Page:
Art of Transit:
Hopefully tonight’s the night. But it would help to not strike out looking at three straight pitches, the kind of thing that would not be tolerated even in the littlest of Little Leagues.
The Dodger Stadium Express, shown above, will resume service Saturday (unlikely but if necessary) or Tuesday with freebie bus rides to the ballpark from Harbor Gateway and Union Station. The bet here is the game Tuesday will be against the Yankees, who will find a way to scratch out a win in Game 7 Saturday after losing to Verlander and the Colt .45s on Friday. More info here.
Fun fact: The Giants, Padres, Diamondbacks, Rockies, Reds (1990 Champions!), Cardinals, Phillies, Mets, Marlins, Astros and Braves have represented the National League in the World Series since the Dodgers last appeared in the Fall Classic in 1988. Also, in ’88 Metro did not exist. It took what must have been a wild date night in ’92 between the RTD and CTC for that to happen. Ah, to be alive in the early ’90s.
Good segment with KPCC’s Alex Cohen riding the rails with Joshua Schank, Metro’s Chief Innovation Officer. The quote from Joshua that caught my ear:
“I think that there has been a tendency in Los Angeles to think of mass transit as a last resort for people who don’t have cars, which is a terrible way to think about mass transit. You wind up designing a mass transit system that is barely functional and is not trying to compete for customers.”
As Joshua says, Metro is trying to change that and create a system that is competitive with other ways of getting around — not particularly easy when competing against people who can summon a ride quickly with a smartypants phone. Measure M will certainly help, as should Metro’s effort to restructure the bus system, although that’s still a couple years away.
What’cha think riders? What do you think Metro should be doing to win new riders and bring back those no longer riding?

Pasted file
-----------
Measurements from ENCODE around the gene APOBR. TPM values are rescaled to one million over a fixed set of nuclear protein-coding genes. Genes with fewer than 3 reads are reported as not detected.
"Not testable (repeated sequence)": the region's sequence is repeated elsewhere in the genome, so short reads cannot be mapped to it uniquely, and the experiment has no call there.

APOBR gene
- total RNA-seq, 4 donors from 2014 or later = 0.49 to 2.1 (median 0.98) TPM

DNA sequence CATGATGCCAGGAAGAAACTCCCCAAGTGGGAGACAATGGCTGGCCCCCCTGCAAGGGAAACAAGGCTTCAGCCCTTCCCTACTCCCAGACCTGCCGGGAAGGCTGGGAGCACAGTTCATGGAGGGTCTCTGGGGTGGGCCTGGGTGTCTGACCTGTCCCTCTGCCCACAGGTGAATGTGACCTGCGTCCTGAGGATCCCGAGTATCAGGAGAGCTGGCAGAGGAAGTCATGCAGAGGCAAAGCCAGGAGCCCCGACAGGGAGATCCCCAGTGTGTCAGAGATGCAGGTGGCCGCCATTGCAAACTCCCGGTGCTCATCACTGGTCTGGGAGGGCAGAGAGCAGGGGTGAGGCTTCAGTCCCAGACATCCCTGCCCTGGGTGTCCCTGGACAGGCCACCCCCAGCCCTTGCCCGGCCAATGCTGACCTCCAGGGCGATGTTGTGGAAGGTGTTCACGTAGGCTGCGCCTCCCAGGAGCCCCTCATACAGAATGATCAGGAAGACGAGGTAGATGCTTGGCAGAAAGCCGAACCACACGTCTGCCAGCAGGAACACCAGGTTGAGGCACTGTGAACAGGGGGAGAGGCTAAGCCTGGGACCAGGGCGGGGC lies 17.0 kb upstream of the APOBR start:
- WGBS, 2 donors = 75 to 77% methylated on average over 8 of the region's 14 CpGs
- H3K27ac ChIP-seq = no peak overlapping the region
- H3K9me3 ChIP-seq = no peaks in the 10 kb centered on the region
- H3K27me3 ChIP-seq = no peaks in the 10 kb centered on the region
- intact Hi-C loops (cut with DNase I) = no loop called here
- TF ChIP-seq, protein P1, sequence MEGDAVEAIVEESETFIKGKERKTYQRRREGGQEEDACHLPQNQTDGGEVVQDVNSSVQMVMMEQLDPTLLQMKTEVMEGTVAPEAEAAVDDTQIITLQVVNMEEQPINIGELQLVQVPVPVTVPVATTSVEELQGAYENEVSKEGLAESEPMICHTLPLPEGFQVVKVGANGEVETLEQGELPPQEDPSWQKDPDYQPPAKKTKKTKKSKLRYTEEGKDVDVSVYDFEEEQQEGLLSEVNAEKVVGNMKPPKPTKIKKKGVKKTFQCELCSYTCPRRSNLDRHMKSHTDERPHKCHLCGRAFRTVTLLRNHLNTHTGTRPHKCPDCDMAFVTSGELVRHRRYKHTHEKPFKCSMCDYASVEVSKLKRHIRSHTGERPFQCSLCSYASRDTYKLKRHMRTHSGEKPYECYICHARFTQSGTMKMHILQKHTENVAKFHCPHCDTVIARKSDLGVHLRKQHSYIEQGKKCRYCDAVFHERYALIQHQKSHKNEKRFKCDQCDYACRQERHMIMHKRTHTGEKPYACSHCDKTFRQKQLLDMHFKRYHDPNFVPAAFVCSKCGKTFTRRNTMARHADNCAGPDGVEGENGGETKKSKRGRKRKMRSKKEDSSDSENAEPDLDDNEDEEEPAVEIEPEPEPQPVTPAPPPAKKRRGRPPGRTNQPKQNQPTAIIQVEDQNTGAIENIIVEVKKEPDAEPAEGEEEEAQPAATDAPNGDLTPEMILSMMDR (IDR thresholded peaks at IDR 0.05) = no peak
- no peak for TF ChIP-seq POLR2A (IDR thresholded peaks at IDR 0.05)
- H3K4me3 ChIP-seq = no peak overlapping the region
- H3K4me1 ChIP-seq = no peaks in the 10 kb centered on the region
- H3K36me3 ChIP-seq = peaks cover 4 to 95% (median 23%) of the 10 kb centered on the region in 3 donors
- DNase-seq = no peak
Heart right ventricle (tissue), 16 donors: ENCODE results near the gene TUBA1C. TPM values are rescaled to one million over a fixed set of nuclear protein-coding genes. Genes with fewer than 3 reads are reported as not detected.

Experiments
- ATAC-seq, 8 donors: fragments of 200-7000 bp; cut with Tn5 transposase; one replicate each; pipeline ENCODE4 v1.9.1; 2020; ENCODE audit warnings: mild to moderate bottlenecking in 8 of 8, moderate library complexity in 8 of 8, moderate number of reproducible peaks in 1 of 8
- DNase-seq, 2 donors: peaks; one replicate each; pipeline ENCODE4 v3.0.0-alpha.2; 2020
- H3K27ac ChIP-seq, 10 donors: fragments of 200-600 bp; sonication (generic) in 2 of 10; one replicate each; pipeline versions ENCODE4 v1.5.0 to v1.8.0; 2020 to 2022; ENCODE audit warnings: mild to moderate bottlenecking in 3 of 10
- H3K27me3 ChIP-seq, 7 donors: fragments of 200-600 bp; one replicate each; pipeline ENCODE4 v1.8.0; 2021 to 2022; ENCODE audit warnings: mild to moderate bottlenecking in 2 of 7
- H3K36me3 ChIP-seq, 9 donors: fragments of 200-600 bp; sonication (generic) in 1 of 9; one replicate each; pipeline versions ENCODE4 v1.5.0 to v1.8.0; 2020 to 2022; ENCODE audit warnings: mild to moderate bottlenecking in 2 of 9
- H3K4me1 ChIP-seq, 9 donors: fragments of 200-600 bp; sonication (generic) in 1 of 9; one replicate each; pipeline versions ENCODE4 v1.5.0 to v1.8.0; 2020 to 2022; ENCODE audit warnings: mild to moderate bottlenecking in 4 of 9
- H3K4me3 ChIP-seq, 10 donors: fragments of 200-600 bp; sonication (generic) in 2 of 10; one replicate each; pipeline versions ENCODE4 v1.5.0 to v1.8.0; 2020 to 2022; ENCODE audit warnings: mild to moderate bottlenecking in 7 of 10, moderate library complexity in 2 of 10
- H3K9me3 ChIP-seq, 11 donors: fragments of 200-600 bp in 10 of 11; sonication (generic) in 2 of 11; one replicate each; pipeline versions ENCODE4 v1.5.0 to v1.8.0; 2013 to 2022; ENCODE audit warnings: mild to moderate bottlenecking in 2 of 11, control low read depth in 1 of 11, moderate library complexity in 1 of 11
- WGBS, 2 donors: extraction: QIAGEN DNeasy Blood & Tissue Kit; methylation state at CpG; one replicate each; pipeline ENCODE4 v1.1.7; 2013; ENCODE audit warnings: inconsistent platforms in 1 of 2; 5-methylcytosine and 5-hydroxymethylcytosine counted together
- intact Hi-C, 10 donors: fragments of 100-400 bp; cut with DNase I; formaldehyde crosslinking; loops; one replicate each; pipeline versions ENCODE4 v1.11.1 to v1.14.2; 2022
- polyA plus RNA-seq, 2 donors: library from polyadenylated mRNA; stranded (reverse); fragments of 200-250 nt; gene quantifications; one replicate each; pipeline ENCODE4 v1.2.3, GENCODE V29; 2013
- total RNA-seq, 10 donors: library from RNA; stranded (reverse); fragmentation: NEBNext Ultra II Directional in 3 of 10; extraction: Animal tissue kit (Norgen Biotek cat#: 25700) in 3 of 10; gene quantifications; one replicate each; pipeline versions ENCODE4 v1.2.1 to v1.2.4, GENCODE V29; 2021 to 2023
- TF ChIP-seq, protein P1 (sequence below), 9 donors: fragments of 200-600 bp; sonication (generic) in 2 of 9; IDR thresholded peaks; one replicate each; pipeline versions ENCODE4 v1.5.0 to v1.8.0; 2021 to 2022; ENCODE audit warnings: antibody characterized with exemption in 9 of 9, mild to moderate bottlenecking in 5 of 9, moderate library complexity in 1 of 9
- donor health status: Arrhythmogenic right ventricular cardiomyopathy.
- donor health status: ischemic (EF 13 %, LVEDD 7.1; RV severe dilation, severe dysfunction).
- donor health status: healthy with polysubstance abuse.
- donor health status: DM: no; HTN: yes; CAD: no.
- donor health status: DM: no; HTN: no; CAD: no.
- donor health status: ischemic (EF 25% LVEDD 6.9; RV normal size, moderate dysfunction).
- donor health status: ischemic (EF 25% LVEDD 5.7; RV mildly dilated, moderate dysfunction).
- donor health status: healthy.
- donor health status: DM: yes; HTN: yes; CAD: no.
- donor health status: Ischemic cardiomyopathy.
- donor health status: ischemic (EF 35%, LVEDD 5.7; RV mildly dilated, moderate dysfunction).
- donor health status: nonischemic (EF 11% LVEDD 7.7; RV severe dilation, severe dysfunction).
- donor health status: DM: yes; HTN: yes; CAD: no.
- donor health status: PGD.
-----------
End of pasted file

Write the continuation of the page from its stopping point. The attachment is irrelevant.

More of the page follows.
Dept. of Finances
Speaking of Measure M and money, Metro Planning Chief Therese McMillan gave a presentation Wednesday on the agency’s long-term financial outlook to the Metro Board’s Finance, Budget and Audit Committee. You can listen here.
The topic of fares is included in the presentation and created some mild buzzing on social media. Point of emphasis: there is no fare change currently on the table, nor is anything imminent. But it’s an issue that will likely be revisited at some point in the future given that Metro’s fares are low compared to other large agencies and the system will continue to expand.
The agency is in the midst of revising its long-range transportation plan, which is a financial blueprint that shows the projects and programs to be funded in the years ahead. At this time, things look positive, according to Metro staff. Of course, as with anything involving transportation funding — where there is no such thing as a money tree — there will always be challenges.
One issue involves the federal New Starts program, which helps local transit agencies pay for major transit projects. The White House has backed eliminating funding for any projects not already in the program. That’s contentious, of course, as transit agencies around the U.S. — in states red and blue — rely on the program.
At Metro, New Starts has been combined with local dollars from Measure R to fund construction of the Purple Line Extension (sections 1 and 2) and the Regional Connector. And Metro hopes to use New Starts for the third section of the Purple Line between Century City and Westwood, as well as Measure M-funded projects. This may be an in-the-weeds issue, but it’s important. Stay tuned, please.
Cubs, CTA get mocked by Los Angeles and others (Chicago Tribune)
— Metro (@metrolosangeles) October 18, 2017
A few Cubs fans pointed out: A) Dodgers fans are perhaps not best known for staying until the last very pitch; B) At least in Chicago there’s a train right beyond the right field wall.
That, of course, is an excellent point. Attentive Source readers already know my position on this: the Dodgers should have moved into DTLA proper back in the early aughts when there was some very light discussion of the issue. In a world class city, me thinks, a ballpark should be readily accessible to the masses (and mass transit) and not stuck atop a hill surrounded by acres of parking, thereby guaranteeing traffic.
Dodger Stadium is certainly a mid-century classic, but there are beautiful new downtown ballparks across the U.S. A stadium doesn’t have to be old to be great, people. With the architectural talent available here, I bet a new Dodger Stadium could honor the old Dodger Stadium and Ebbetts Field and be quite awesome. Plus, that would free up land for a variety of uses at Chavez Ravine.
This is my opinion only — and I know it’s regarded as heresy and something that should earn me time at the wrong end of Negan’s bat. Should that happen Source readers, well, I’ll do my best to find you.
Dept. of Other Transit Agencies Grappling with Sticky Issues:
Interesting poster on fare evasion from our colleagues at the Washington D.C. Metro:
Categories: Transportation Headlines